There are too many authors involved. How do you review the works of so many people, and still ensure that they all get the attention they deserve?
But then I found an anthology on Scrbd that I wanted to read. I figured I'd just read a story or two every now and then, while continuing on with the ebooks I intended to review.
But then I kept reading.
After a while, I decided to change my mind. I'd review an anthology.
|Artwork by Peter Serkov|
Insignia, Volume 1: Japanese Fantasy Stories is a collection of short stories by Aislinn Batstone, Heather Jensen, Holly Kench, Chris Ward, Joyce Chng, Chris White, and Kelly Matsuura (who is also the editor and cover designer).
The Insignia series supports the need for diversity in literature, and each story is written by authors that have a passion for Japanese culture. The anthology is broken into two parts: YA and General Adult.
So what's it about?
Ancient promises broken, resulting in pain and sorrow. A girl near the end of her life, guided by a spirit wolf on a quest to destroy a monster. A girl oppressed by a calculating beast whose true form only she can see. Friends separated by cruel circumstances, yet bound together through magic and love.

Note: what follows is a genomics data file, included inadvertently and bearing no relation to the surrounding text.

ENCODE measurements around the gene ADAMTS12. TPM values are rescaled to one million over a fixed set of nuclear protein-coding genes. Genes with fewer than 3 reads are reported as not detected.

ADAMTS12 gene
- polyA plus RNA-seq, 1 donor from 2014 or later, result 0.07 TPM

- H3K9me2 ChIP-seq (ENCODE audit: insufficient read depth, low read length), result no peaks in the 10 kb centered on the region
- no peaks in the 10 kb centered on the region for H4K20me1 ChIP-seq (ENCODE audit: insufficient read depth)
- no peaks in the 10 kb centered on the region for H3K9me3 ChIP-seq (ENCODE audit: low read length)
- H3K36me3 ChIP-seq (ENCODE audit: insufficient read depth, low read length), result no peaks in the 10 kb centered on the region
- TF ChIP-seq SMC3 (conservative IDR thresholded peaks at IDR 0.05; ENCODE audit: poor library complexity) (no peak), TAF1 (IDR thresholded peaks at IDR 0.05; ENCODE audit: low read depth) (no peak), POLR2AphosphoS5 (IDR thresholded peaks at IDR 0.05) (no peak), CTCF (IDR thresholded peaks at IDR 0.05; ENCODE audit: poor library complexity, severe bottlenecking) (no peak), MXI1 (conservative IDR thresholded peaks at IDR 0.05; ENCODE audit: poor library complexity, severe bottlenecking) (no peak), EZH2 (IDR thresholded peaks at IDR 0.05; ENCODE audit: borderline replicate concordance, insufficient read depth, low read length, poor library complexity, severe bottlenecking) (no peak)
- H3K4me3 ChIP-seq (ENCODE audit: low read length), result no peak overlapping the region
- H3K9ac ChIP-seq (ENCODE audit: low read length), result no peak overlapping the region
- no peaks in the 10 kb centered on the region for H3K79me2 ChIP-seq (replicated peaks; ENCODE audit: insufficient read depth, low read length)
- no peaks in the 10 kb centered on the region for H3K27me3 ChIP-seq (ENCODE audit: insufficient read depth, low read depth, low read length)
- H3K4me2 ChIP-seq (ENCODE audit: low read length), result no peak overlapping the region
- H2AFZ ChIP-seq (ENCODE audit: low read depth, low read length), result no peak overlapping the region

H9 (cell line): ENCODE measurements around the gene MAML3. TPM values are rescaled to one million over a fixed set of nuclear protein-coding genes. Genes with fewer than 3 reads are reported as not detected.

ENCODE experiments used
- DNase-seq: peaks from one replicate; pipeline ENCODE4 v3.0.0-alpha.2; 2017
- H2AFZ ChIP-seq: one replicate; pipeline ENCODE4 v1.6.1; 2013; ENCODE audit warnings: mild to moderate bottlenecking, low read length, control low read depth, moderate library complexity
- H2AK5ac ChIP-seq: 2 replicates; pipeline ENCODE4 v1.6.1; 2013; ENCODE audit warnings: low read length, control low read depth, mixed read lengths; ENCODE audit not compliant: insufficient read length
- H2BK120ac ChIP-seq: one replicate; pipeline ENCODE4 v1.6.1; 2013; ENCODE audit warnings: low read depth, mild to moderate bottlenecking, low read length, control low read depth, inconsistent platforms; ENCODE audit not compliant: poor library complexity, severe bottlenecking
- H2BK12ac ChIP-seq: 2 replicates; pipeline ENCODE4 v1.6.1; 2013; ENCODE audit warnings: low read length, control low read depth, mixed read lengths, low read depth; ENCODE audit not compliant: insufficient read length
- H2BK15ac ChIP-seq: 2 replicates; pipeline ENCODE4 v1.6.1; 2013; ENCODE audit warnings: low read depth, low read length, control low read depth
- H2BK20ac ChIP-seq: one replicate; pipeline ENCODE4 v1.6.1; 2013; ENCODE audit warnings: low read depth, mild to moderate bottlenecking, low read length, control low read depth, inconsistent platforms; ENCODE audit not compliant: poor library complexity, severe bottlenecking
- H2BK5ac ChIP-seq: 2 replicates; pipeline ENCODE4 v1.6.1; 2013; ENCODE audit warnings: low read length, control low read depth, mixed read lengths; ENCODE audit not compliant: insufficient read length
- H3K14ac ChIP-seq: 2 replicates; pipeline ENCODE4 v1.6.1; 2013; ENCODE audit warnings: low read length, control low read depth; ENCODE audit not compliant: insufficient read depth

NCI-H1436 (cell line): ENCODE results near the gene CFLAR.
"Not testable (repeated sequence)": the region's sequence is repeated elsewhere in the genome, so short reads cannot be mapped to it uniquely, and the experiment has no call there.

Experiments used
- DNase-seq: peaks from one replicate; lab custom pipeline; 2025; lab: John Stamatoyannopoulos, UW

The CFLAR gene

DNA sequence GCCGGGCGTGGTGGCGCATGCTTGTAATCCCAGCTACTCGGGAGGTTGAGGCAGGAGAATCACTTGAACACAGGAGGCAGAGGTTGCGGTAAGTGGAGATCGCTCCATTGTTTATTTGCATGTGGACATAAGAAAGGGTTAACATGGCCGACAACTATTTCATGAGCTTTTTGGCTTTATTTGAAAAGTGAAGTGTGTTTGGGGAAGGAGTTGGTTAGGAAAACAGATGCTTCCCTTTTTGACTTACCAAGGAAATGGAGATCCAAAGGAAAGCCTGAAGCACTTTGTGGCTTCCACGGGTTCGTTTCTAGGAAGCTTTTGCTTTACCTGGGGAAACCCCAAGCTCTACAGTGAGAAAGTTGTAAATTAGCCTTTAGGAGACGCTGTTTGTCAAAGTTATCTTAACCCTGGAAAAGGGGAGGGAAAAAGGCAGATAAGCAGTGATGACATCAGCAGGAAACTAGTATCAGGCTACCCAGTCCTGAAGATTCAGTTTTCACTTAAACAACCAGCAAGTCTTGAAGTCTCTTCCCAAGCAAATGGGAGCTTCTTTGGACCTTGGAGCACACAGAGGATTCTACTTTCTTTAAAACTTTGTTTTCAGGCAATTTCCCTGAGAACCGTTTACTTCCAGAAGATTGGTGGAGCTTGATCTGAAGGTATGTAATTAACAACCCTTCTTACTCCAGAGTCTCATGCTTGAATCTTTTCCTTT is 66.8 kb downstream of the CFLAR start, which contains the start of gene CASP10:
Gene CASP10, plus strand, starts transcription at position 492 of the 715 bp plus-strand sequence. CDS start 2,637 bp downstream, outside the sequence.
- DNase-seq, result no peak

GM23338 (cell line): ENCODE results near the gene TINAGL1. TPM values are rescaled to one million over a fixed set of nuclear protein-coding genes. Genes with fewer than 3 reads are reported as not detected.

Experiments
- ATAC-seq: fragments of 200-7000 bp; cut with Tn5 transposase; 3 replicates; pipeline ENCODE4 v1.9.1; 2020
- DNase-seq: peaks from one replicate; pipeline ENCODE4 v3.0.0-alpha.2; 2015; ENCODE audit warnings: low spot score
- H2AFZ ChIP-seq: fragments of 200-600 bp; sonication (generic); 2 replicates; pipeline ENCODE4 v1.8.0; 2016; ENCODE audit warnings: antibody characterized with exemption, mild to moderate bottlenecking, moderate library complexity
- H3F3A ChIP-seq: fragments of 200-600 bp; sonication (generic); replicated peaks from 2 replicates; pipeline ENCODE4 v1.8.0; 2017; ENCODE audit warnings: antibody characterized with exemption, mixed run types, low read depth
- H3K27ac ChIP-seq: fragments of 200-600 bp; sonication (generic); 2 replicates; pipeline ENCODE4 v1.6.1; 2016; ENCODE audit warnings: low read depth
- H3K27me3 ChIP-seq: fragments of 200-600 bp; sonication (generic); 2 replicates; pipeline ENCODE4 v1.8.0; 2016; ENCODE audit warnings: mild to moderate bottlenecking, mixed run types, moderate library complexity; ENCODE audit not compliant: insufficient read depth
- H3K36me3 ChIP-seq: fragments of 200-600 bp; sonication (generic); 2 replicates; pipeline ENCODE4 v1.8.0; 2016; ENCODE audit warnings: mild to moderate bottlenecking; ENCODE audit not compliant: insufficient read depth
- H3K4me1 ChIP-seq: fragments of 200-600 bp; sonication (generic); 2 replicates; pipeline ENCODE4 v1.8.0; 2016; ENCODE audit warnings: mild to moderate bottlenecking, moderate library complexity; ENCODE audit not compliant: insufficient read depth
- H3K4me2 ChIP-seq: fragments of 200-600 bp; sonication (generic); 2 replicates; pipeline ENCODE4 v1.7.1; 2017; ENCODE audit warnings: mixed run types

Death, persecution, and crime draw a father and son together. A man returns from war a shell of the person he once was, and brings a powerful gift back with him. A man discovers a bathhouse set apart from the brightly lit, constantly moving city life, and discovers it's more than it appears to be. A man watches his soulmate from the other side, yearning to bring her across the threshold to be with him forever.
I really loved this anthology. As in any collection of stories, I liked some better than others, as is to be expected. In most anthologies, there seems to be one story that I consider vastly inferior to the others. In this one, however, I did not have that reaction. I liked every single one, and could easily read them all a second time.
Of course, I do have my favorite.
I found The Bakeneko to be particularly gripping. Read that one right before bed. The menace within The Bakeneko is particularly strong when you begin the story in the same way the protagonist did: wrapped within your blankets.
The stories within Insignia, Volume 1 were rich and engaging, and each author's voice was so unique that I had no problem switching from one to the next: I easily slid from one author's world into another.
I highly recommend this one.
You can download a copy of Insignia, Volume 1 from the Kindle, Nook, and Smashwords stores, as well as from Scribd.